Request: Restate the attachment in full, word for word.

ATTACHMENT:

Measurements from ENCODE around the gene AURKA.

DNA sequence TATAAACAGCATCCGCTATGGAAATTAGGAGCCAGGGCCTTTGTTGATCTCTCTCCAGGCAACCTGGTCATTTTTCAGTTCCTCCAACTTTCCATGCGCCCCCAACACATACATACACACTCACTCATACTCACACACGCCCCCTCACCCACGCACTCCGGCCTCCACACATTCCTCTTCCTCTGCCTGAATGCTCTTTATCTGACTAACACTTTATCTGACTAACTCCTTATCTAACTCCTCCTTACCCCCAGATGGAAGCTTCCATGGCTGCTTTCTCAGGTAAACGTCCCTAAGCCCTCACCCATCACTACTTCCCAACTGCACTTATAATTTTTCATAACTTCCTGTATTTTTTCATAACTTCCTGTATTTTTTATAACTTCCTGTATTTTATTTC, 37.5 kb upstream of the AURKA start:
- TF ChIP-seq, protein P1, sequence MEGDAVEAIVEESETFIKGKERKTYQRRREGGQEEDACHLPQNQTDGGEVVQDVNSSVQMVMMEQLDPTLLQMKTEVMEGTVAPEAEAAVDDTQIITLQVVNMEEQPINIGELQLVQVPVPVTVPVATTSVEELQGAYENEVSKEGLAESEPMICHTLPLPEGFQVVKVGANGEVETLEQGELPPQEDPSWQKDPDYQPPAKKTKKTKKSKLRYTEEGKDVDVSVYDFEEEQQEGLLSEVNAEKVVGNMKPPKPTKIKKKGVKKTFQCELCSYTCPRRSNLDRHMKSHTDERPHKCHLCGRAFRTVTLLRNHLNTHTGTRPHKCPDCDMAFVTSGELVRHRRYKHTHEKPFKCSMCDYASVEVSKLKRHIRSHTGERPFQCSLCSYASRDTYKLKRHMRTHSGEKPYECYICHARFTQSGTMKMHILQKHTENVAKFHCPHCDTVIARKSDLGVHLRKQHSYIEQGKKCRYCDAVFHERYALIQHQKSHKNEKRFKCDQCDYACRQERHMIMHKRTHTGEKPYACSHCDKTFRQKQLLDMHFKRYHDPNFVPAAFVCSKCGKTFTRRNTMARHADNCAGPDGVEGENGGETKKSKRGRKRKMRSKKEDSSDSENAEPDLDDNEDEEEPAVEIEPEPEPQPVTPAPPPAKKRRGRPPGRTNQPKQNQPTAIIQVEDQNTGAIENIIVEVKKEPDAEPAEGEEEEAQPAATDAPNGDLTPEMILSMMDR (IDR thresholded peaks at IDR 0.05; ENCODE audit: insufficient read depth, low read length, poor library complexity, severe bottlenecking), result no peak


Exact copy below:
Measurements from ENCODE around the gene AURKA.

DNA sequence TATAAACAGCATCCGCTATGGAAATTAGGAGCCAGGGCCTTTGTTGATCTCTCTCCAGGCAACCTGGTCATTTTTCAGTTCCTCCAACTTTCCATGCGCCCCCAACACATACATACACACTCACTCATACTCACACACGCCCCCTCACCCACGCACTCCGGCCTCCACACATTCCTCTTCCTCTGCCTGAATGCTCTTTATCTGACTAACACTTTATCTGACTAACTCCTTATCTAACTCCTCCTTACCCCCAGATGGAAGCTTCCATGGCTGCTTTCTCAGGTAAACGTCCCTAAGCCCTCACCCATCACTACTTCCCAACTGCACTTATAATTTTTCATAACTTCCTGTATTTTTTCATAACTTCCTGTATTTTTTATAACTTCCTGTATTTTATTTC, 37.5 kb upstream of the AURKA start:
- TF ChIP-seq, protein P1, sequence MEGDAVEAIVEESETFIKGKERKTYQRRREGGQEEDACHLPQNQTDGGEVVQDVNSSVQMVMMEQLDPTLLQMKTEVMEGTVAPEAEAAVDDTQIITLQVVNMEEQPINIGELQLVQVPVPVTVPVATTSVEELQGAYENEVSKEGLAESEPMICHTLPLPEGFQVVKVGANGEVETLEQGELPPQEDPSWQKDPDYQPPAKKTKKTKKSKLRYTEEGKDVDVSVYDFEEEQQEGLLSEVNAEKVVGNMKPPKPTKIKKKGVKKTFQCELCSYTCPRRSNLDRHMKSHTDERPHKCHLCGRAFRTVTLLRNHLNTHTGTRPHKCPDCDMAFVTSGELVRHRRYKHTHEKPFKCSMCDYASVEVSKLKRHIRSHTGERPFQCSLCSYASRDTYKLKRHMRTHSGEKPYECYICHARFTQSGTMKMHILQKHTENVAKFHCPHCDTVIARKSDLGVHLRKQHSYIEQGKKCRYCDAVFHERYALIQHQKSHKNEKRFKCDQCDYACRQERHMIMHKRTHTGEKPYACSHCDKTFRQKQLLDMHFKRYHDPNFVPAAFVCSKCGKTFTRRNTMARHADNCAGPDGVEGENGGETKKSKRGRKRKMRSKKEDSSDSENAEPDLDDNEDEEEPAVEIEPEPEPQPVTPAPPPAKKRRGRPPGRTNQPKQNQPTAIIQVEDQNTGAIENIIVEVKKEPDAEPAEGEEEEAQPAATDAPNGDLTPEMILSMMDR (IDR thresholded peaks at IDR 0.05; ENCODE audit: insufficient read depth, low read length, poor library complexity, severe bottlenecking), result no peak